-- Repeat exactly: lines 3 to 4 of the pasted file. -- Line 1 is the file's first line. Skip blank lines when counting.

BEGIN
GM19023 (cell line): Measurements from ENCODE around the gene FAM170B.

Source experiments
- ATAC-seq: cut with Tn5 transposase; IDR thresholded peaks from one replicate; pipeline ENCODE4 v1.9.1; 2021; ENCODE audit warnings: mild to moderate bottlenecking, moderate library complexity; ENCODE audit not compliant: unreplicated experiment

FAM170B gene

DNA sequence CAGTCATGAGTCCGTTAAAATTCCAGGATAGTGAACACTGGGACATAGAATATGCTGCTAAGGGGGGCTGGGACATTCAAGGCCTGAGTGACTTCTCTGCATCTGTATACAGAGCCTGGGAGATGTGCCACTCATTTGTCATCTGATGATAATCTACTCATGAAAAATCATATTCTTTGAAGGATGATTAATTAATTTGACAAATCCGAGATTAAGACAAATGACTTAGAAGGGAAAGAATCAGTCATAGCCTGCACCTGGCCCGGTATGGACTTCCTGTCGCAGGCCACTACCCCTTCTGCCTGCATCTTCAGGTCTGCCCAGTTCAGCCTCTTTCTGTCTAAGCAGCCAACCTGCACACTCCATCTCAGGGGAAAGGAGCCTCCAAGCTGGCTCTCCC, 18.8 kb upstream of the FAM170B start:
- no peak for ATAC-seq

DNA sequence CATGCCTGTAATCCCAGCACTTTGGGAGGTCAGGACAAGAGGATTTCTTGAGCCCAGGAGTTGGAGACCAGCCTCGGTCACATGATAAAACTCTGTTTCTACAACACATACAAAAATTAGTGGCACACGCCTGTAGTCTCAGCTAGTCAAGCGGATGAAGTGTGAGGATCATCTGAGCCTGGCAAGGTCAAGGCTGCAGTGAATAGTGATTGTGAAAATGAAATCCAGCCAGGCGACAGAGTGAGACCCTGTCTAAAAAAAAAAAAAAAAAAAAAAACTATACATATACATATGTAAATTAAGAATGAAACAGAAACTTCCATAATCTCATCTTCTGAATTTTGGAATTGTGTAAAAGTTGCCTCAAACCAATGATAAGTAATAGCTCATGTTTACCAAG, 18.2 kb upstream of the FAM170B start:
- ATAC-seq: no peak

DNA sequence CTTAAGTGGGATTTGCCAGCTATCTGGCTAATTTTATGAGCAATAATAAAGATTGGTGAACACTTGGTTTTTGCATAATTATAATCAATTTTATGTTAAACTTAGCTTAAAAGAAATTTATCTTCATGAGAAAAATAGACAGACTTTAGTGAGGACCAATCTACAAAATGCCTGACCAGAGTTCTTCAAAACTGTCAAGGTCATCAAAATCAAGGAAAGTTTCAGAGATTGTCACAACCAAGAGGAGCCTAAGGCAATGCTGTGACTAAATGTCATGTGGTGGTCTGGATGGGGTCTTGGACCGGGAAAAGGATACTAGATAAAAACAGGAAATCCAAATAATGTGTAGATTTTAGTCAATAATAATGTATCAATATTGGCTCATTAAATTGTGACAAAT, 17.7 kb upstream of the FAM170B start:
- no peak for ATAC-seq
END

- ATAC-seq: cut with Tn5 transposase; IDR thresholded peaks from one replicate; pipeline ENCODE4 v1.9.1; 2021; ENCODE audit warnings: mild to moderate bottlenecking, moderate library complexity; ENCODE audit not compliant: unreplicated experiment

FAM170B gene